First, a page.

; b) the
ability of some antioxidant constituents to permeate the living
cell, drop into the intracellular space and spare thiol groups, or
c) activation of GSPx.
Whatever the mechanism, the results with a purified mixture of
honey antioxidants provide the first direct evidence that the pro-
tective effect of native honey in endothelial cells is basically due
to the phytochemical antioxidants in the matrix (Fig. 4 and Ta-
ble 1), acting against free radicals generated by different promo-
In addition, the presence of these phenolic acids and flavonoids
provides a reasonable explanation for the antioxidant power
we found in native multiflora honey, using different methods
The results of this study in living cells incubated with a reason-
ably low concentration of native honey and challenged with dif-
ferent free radical promoters provide unequivocal evidence that
honey possesses a wide spectrum of antioxidant activity, which
can give rise in vivo to preventive and curative effects in several
inflammatory pathologies and could play a role in cancer chemo-
prevention. A link has been demonstrated between inflamma-
tion and tumorigenesis in a mouse model of colitis-associated
cancer [11]. In addition in cancer cells honey might help prevent
proliferation by reducing the high oxidative state that cancer
cells need for proliferation [22].
The fact that native honey was an effective quencher of free radi-
cals when incorporated in endothelial cells at a 1% dilution ex-
cludes any intervention of the redox-active H
since its forma-
tion is negligible at this dilution. For the same reason, any protec-
tive effect due to the chemico-physical properties of the complex
matrix, or to the action of some trace mineral with antioxidant
properties, can be excluded.
One of the main findings reported in the present study is that the
honey components spare or regenerate endothelial GSH, which is
the first line of defence in the endothelial cells of the vascular
wall against the atherogenic action of peroxidized LDL and
against the strong oxidant peroxynitrite formed in those parts
of the arterial wall exposed to oscillatory shear stress (OSS),
where there is over-production of ROS due to up-regulation of
membrane NADPH oxidase [25]. Thus, honey components com-
ing into contact with a tissue rich in endothelial cells (such as the
arterial wall) can prevent the atherogenic action of oxidized LDL,
and boost the intracellular GSH pool which plays a key role in
Fig. 5 Protective effect of the antioxidant honey extract
from multiflora honey in endothelia cells against: (A) peroxyl
radicals (generator 10 mM AAPH, probe BODIPY) and (B)in-
tracellular ROS production from 50 and 100
DCPH). The concentration was expressed as
gTE/10 cells.
Results are expressed as the mean S.D. of 4 independent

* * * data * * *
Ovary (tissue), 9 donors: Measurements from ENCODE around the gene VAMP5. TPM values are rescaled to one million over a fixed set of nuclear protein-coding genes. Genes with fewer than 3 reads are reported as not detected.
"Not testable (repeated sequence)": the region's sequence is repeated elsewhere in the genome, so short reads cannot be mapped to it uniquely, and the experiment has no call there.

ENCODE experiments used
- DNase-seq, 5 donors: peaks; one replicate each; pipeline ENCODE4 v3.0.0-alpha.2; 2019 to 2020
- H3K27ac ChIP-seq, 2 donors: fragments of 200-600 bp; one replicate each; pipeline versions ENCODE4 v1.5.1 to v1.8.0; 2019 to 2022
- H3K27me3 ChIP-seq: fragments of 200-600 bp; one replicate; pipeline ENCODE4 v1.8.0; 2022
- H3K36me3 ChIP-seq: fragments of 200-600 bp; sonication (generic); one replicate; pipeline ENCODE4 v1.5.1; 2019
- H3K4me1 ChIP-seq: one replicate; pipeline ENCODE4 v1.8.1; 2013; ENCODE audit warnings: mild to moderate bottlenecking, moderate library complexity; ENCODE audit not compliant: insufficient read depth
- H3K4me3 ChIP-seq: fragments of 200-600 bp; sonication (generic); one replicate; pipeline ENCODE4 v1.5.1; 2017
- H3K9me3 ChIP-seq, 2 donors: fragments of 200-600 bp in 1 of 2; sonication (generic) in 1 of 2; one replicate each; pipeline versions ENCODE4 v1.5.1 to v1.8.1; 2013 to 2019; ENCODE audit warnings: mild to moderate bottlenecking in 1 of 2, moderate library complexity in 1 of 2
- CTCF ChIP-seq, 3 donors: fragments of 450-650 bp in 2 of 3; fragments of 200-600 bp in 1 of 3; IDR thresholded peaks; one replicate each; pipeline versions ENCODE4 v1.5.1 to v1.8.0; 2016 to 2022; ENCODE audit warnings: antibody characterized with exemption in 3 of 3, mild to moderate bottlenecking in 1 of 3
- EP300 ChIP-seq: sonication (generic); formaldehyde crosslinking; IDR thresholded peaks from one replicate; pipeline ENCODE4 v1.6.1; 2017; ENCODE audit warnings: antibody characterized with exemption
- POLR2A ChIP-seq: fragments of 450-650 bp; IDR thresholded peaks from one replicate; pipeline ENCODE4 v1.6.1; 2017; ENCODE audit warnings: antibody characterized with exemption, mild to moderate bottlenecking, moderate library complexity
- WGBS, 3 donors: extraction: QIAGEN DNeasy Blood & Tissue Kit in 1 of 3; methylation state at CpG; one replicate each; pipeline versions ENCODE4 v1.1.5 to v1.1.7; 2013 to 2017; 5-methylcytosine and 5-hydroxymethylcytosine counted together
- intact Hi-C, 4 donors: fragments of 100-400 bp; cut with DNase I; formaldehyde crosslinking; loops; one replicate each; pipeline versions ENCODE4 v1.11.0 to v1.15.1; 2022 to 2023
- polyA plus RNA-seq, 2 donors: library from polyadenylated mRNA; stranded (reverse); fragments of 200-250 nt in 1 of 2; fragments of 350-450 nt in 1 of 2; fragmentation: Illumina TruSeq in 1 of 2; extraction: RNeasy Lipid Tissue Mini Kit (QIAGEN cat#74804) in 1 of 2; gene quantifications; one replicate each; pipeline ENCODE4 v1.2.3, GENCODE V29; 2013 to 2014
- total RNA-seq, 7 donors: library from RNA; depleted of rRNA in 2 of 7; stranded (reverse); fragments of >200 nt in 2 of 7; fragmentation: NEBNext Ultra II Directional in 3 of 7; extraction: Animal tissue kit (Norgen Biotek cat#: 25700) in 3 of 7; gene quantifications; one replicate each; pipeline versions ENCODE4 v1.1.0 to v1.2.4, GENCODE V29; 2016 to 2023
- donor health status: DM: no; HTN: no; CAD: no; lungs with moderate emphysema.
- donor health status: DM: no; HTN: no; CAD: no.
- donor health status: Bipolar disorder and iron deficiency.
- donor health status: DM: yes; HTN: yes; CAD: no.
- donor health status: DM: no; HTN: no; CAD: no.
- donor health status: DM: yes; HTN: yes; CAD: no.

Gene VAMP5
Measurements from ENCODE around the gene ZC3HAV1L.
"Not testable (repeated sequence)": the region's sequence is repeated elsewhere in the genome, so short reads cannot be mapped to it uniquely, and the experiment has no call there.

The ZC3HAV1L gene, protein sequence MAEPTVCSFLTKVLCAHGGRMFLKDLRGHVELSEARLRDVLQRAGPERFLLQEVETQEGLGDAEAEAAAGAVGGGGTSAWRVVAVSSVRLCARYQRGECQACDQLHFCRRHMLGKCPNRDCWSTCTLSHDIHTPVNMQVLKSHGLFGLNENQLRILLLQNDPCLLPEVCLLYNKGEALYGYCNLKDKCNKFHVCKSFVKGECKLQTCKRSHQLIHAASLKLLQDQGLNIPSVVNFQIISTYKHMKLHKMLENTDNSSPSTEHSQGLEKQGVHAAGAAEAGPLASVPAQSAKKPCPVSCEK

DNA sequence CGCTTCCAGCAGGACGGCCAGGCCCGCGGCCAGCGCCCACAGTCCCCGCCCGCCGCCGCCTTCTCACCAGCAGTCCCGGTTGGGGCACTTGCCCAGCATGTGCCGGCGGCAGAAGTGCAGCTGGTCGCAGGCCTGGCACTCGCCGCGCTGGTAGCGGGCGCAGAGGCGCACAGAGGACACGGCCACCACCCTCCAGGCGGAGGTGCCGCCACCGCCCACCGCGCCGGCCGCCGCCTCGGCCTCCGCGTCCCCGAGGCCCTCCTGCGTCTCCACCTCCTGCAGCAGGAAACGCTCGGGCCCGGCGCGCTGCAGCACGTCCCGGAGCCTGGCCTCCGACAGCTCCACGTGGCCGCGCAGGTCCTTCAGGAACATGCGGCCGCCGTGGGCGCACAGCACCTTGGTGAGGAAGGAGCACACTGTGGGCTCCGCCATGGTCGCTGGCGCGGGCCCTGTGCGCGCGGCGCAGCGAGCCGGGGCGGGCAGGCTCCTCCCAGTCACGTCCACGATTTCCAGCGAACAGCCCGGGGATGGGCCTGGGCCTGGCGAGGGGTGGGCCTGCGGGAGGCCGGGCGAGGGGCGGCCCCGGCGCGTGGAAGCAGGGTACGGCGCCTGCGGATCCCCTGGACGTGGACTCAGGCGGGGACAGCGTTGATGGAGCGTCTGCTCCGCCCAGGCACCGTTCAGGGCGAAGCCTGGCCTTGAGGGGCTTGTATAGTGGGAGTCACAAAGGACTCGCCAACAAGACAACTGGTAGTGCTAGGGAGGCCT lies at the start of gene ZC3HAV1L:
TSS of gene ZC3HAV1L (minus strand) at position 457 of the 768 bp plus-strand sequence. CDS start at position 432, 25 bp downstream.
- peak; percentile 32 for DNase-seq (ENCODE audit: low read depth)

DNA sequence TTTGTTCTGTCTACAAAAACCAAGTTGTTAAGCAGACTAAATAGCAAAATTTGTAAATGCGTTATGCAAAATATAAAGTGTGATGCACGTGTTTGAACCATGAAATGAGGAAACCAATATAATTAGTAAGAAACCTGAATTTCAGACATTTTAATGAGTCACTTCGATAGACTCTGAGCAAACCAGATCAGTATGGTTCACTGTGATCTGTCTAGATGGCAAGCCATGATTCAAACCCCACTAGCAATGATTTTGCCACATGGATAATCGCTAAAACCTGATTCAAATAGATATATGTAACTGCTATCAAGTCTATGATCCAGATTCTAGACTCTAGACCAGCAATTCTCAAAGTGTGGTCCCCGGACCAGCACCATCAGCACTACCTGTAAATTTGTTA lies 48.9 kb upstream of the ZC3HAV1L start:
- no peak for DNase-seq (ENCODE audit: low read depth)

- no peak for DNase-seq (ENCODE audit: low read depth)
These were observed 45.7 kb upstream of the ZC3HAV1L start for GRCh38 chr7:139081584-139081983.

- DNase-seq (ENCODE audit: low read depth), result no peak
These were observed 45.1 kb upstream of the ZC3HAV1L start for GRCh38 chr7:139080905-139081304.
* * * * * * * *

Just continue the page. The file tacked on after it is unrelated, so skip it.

Beretta G et al. Antioxidant and Radical ¼ Planta Med 2007; 73: 1182 ± 1189
Original Paper
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Original Paper
... of vitamin E, like γ-tocopherol. However, the most efficient antioxidative effect was gained by synergistic action of RA and vitamin E. RA probably achieves synergistic effect with vitamin E by decreasing vitamin E oxidation, rather than regeneration, like other antioxidants that act synergistically with vitamin E [30,31]. When TAS, TOS and PAB values and TAS/TOS ratio of Med(i)ra samples were compared before and after TBH addition, no significant difference was observed. ...
... In addition to studies that showed antioxidative effects of hydrosols and rosmarinic acid [11,12,14,15,20], study performed on endothelial cells showed significant antioxidative protection of honey in presence of various prooxidants. Honey protects GSH as well as regenerates GSH from GSSG, which is, most probably, effect of honeys lipophilic components [30]. ...
Disrupted balance between free radicals and antioxidants leads to a pathophysiological state of oxidative stress, which is the underlying cause of many diseases. Since some synthetic antioxidants show some potentially adverse effects, many studies aim to find natural antioxidants. Secondary plant metabolites, such as polyphenols, phenolic acids, which include rosmarinic acid, terpenes and terpenoids have antioxidative properties and can be found in different hydrosols and honey. The aim of this study is to evaluate the in vitro antioxidative activity of the supplement based on hydrosol mixture, rosmarinic acid and honey. A series of diluted (100%, 50%, and 25%) supplements were added to the serum pool, collected from healthy donors. A second series of samples was prepared with the same amounts of supplement and addition of tert-Butyl hydroperoxide (TBH) as a prooxidant. Alongside these samples, sera samples with Trolox (hydrophilic vitamin E analog) and Trolox with TBH were prepared. All these samples were tested for the following oxidative stress parameters: total antioxidative status (TAS), paraoxonase-1 (PON-1), total sulfhydryl groups content (SHG), total oxidative status (TOS), prooxidative-antioxidative balance (PAB) and advanced oxidation protein products (AOPP). TAS/TOS ratio was calculated as a quantitative measurement of antioxidative and oxidative substances ratio in the serum. Antioxidative parameters TAS, SHG, TAS/TOS ratio and prooxidant/antioxidant balance parameter PAB, were not significantly different for the supplemened samples with and without the addition of TBH, which indicates that the supplement keeps its antioxidative properties, despite the addition of TBH. The supplement showed significant antioxidative properties as a result of the synergistic effect of rosmarinic acid, terpenes, and terpenoids from hydrosols and polyphenols and other antioxidant substances from honey.